Hackernoon logoHow to Retrofit ExpressionEngine 1 and 2 for PHP 7 by@robhoward

How to Retrofit ExpressionEngine 1 and 2 for PHP 7

Rob Howard Hacker Noon profile picture

@robhowardRob Howard

CEO of Howard Development & Consulting, the web development firm creative agencies trust when every pixel matters.

More than a decade ago, I discovered ExpressionEngine — an extraordinary PHP- and MySQL-based content management system.

For years, it was my go-to CMS. And although it had its issues in later versions and has now been (in my opinion) fully eclipsed by WordPress, it was always solid software, and I continue to use CodeIgniter, the framework on which it was based, to this day. 

In the past few months, I’ve fielded a handful of requests from legacy clients who are still on EE 1.x and 2.x — and whose sites have broken due to their hosts forcing an upgrade to PHP 7. Nowadays, we set up the vast majority of our clients on our WordPress Assurance plans for continuous upgrades, but there are always some clients who choose not to make that investment and thus end up with outdated sites like these. That said, I think it’s a testament to EE’s security and stability that many of these sites have made it 10 years without a meaningful software update!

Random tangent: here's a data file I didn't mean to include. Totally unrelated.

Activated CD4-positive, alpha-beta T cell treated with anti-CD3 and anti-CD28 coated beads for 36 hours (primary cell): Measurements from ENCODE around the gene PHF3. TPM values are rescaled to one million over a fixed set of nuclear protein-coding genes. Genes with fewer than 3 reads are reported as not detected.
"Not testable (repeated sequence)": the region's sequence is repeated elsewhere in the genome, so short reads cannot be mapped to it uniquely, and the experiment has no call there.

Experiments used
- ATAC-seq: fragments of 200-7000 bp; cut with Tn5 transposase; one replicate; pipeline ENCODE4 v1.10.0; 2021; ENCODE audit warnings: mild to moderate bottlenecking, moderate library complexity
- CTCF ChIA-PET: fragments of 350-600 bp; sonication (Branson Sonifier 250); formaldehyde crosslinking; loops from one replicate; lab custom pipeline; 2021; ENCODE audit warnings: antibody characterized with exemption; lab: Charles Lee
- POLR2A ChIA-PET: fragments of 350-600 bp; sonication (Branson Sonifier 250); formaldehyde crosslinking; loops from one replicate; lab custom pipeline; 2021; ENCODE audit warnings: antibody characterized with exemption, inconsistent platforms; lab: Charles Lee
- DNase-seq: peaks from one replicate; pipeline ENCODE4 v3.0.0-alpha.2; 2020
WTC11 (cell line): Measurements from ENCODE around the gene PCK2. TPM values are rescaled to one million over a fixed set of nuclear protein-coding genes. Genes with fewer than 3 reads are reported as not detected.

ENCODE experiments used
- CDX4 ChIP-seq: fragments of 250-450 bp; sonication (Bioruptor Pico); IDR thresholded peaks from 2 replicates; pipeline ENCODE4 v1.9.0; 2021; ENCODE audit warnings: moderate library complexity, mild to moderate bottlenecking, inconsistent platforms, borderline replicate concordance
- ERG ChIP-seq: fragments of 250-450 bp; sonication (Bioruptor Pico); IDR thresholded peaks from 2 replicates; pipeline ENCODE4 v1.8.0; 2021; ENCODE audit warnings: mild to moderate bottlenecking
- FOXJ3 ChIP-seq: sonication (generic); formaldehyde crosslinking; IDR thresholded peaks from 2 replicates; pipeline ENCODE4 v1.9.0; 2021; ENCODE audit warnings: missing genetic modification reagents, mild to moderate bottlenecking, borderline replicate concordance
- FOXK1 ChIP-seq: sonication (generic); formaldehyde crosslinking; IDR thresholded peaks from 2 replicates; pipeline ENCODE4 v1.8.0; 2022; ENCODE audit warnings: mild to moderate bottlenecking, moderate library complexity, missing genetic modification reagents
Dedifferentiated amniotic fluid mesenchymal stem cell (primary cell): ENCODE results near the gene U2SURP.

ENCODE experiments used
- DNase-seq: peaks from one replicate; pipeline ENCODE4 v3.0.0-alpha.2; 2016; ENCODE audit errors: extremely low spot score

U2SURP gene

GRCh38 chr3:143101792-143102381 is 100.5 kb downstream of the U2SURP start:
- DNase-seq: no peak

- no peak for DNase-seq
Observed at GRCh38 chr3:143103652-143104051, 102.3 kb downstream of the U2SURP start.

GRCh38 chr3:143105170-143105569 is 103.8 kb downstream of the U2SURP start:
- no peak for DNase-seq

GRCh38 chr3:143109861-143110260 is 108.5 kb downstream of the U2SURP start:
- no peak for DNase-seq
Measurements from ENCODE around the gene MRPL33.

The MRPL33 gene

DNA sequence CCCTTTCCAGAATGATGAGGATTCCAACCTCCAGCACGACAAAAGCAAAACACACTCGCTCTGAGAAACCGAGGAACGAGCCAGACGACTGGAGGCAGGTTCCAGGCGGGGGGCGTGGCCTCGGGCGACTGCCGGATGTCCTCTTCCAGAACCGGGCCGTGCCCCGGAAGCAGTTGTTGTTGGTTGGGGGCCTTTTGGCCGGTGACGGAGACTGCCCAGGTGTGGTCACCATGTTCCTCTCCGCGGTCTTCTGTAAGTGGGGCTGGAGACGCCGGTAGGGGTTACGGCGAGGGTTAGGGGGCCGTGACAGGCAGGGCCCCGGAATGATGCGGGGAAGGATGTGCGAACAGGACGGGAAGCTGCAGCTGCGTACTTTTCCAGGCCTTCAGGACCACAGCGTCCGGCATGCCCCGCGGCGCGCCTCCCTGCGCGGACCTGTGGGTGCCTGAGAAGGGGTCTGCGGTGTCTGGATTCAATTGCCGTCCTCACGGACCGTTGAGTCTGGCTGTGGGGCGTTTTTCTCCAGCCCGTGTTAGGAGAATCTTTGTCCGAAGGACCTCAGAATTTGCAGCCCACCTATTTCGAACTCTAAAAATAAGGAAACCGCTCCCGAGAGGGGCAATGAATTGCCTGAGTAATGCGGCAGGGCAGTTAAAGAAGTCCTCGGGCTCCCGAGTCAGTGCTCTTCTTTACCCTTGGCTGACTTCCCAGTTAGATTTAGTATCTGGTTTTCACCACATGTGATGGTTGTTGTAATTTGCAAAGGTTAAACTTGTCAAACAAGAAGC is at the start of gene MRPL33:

So EE 1.x and 2.x are really solid, but they definitely do not work on PHP 7. Because I went through this process a couple times, I’ve now documented it to help you solve the same problem on your legacy sites. (And of course, you should build your client a new site — but this will at least hold them over for a while.)

Adding back functions that no longer exist in PHP 7

Legacy ExpressionEngine relies on a bunch of functions that no longer exist in PHP 7 and above – including critical ones like mysql_ functions (which have simply been renamed in PHP 7), as well as annoying ones like the magic quotes function.

The quickest way to fix this problem is simply to paste these functions into your index.php file in your root directory and your system folder, as well as admin.php on EE2. Like everything in this guide, it’s kind of a “hack,” but it gets your site back online.